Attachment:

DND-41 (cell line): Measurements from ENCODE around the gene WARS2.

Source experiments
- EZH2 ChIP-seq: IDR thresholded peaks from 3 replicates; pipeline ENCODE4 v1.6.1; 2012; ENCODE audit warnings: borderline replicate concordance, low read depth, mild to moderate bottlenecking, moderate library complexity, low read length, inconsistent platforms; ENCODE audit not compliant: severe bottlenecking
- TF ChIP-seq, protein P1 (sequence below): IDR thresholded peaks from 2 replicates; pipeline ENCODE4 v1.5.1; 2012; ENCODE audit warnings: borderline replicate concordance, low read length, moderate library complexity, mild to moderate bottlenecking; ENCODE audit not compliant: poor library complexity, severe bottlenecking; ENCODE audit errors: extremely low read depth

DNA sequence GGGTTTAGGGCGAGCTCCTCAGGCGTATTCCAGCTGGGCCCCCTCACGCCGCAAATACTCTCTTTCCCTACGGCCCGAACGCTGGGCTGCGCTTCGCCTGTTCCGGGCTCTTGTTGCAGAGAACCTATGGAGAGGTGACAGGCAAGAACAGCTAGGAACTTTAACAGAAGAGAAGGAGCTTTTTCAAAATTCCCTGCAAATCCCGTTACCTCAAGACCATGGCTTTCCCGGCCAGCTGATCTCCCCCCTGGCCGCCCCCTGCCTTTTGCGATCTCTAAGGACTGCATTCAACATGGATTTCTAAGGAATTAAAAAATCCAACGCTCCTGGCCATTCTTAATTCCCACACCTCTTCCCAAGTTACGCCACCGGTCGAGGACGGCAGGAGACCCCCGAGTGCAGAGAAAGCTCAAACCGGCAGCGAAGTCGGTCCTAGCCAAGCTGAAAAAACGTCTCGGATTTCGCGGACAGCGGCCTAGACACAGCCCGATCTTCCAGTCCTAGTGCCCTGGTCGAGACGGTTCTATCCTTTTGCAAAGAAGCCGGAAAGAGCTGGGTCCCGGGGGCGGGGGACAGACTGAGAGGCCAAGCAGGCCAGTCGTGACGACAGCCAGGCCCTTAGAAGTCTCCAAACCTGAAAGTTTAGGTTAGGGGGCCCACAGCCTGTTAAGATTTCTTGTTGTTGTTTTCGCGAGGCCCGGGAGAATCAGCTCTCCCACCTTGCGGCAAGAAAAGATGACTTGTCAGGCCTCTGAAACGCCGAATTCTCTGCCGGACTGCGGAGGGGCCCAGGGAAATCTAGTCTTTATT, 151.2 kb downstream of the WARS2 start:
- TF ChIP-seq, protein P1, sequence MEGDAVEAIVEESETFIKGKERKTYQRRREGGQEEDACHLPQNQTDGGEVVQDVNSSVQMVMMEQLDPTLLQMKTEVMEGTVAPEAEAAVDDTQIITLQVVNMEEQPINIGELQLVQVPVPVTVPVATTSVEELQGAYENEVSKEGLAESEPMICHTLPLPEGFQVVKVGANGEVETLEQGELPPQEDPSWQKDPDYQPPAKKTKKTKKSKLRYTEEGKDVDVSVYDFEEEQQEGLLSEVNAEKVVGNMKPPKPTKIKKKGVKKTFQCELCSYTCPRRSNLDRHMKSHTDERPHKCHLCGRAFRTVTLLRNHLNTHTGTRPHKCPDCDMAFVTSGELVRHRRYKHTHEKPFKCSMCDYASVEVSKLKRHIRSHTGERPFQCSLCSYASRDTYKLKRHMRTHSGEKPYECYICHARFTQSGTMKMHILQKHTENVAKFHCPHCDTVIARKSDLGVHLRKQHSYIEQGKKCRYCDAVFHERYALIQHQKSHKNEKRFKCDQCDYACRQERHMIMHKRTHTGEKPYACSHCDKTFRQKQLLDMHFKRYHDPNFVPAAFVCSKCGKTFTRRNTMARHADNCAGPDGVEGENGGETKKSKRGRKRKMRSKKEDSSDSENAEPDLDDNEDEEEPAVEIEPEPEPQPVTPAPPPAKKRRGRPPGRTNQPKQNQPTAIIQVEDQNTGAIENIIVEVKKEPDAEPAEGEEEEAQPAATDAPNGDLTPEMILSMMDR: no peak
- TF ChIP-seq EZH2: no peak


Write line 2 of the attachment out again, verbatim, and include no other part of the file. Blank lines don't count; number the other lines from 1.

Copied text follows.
Source experiments